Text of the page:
- Moves to avoid: up smash, down smash, Slash Launcher, and Skyward Slash Dash. The Mii Swordfighter tends to overuse its up and down smashes, and will eventually prioritize them over its superior forward smash. Avoid using up smash and down smash during training to prevent this from happening. Slash Launcher and Skyward Slash Dash should be used for recovery purposes only.
Training Tips (Vanilla-Only)
- If you did not feed your amiibo equipment, it’s a good idea to teach it to grab, pummel, and throw its opponents. When grabbing your amiibo, throw it towards the nearest edge. This means you will only need to use forward and back throws. In the equipment metagame, Improved escapability renders most grabs and throws useless. Without the presence of this bonus, your amiibo is free to use its grab as often as it pleases.
When your amiibo finally reaches Level 50, its training will truly begin. Just like a real player, amiibo need match experience and practice against different characters. For more information on training your amiibo past Level 50, follow this link.
Section 4: Conclusion & Credits
Thank you so much for reading! Although the guide may be coming to an end, your training most certainly isn’t: there’s always a way to make an amiibo stronger, and yours is no exception. If you need additional help, check out the Amiibo Mechanics & Metagame Guide. If you want to ask specific questions, you can also stop by our Discord server.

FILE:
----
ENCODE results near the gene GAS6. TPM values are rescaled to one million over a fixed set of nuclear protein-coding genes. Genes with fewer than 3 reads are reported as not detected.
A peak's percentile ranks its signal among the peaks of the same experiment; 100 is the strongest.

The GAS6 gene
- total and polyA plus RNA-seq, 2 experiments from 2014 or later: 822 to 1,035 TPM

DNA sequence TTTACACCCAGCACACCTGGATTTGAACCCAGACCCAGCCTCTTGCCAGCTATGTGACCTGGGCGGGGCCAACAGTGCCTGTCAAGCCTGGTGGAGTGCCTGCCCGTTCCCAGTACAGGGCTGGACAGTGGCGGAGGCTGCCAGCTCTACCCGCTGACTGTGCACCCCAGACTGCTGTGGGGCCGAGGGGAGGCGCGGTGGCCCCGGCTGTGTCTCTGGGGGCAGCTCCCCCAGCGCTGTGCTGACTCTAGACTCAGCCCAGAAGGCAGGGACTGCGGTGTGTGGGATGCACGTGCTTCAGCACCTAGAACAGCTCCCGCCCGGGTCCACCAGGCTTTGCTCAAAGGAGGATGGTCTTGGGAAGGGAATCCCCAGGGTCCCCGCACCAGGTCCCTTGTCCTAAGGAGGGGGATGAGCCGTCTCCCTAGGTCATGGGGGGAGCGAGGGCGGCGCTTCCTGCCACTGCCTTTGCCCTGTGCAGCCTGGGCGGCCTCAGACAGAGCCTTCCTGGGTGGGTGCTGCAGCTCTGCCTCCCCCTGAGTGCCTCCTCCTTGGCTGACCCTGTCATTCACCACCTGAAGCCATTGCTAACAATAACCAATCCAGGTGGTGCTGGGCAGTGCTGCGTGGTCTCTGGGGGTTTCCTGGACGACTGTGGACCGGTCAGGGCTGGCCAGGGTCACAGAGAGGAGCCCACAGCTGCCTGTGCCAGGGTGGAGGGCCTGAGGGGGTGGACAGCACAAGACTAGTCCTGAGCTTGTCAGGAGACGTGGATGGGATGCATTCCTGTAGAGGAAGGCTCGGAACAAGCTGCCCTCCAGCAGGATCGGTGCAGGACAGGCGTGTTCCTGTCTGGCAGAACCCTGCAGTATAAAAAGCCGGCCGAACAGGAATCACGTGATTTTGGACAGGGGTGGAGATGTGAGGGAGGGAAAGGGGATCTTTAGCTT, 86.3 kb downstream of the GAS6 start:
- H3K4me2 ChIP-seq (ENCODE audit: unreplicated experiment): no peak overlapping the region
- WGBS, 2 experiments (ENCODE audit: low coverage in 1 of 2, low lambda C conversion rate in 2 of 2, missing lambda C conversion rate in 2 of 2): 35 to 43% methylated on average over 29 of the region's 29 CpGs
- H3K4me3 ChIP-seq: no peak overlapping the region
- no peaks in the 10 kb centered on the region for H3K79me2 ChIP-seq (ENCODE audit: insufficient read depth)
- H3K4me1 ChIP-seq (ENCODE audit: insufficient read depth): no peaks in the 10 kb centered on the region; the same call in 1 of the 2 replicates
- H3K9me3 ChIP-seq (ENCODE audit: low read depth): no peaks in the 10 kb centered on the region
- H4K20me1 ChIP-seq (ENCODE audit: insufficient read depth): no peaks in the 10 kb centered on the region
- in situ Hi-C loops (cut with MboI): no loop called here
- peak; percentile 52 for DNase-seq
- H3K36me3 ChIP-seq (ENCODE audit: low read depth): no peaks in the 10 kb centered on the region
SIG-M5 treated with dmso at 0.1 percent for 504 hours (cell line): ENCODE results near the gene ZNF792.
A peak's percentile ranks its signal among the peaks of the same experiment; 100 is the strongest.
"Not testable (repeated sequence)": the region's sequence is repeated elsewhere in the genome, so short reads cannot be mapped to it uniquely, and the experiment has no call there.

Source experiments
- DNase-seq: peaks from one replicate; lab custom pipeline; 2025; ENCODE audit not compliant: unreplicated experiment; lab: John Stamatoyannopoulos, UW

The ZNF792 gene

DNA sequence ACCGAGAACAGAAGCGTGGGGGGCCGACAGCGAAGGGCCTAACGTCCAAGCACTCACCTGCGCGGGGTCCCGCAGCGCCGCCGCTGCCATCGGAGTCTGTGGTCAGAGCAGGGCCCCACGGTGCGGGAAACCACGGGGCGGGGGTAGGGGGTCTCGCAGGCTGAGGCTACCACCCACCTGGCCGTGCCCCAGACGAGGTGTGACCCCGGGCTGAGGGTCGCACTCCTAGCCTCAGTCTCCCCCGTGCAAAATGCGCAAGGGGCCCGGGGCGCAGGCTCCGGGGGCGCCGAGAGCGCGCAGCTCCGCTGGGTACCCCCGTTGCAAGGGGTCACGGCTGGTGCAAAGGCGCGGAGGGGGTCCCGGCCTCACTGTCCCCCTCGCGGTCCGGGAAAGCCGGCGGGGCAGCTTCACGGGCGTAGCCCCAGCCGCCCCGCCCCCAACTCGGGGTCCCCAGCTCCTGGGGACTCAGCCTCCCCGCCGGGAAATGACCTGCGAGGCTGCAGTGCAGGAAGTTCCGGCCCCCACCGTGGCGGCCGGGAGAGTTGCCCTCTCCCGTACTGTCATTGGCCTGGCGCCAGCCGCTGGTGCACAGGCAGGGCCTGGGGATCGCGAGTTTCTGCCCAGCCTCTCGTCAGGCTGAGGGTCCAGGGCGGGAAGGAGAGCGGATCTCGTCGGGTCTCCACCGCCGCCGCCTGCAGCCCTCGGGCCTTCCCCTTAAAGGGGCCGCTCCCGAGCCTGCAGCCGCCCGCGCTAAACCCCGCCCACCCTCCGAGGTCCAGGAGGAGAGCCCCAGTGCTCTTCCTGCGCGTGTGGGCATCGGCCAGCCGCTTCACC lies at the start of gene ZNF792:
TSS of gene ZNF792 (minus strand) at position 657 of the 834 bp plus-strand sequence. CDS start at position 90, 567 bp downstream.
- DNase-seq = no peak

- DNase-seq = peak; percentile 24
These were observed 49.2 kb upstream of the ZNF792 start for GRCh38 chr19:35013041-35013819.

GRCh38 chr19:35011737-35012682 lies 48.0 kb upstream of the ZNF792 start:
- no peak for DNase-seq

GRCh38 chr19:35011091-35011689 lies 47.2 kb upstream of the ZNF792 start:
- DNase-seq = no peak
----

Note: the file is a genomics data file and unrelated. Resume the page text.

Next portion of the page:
If your desire to read amiibo training guides and articles hasn’t been entirely fulfilled, there are more posts here that you might like. Amiibo Training Analysis analyzes a specific aspect of the metagame in great detail. Meanwhile, the official amiibo tier list ranks each amiibo’s potential. The FAQ is another good resource worth checking out. Alternatively, you can head back to the master list of guides for even more amiibo training methods!